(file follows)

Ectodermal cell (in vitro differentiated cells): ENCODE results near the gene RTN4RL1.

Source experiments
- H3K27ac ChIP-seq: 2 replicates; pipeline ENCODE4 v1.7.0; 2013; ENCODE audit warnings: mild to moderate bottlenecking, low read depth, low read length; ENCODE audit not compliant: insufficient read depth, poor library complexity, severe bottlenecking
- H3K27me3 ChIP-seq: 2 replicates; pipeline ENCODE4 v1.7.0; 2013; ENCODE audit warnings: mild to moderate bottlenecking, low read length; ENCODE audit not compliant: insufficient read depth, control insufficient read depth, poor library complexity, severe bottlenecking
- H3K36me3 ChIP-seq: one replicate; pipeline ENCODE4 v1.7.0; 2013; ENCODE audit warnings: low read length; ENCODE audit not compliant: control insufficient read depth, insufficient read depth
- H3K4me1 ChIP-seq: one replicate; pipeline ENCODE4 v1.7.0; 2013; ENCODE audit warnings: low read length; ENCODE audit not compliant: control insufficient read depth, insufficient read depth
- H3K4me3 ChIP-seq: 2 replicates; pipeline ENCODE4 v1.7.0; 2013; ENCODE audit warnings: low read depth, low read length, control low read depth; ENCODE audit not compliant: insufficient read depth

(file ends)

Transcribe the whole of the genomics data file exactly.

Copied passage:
Ectodermal cell (in vitro differentiated cells): ENCODE results near the gene RTN4RL1.

Source experiments
- H3K27ac ChIP-seq: 2 replicates; pipeline ENCODE4 v1.7.0; 2013; ENCODE audit warnings: mild to moderate bottlenecking, low read depth, low read length; ENCODE audit not compliant: insufficient read depth, poor library complexity, severe bottlenecking
- H3K27me3 ChIP-seq: 2 replicates; pipeline ENCODE4 v1.7.0; 2013; ENCODE audit warnings: mild to moderate bottlenecking, low read length; ENCODE audit not compliant: insufficient read depth, control insufficient read depth, poor library complexity, severe bottlenecking
- H3K36me3 ChIP-seq: one replicate; pipeline ENCODE4 v1.7.0; 2013; ENCODE audit warnings: low read length; ENCODE audit not compliant: control insufficient read depth, insufficient read depth
- H3K4me1 ChIP-seq: one replicate; pipeline ENCODE4 v1.7.0; 2013; ENCODE audit warnings: low read length; ENCODE audit not compliant: control insufficient read depth, insufficient read depth
- H3K4me3 ChIP-seq: 2 replicates; pipeline ENCODE4 v1.7.0; 2013; ENCODE audit warnings: low read depth, low read length, control low read depth; ENCODE audit not compliant: insufficient read depth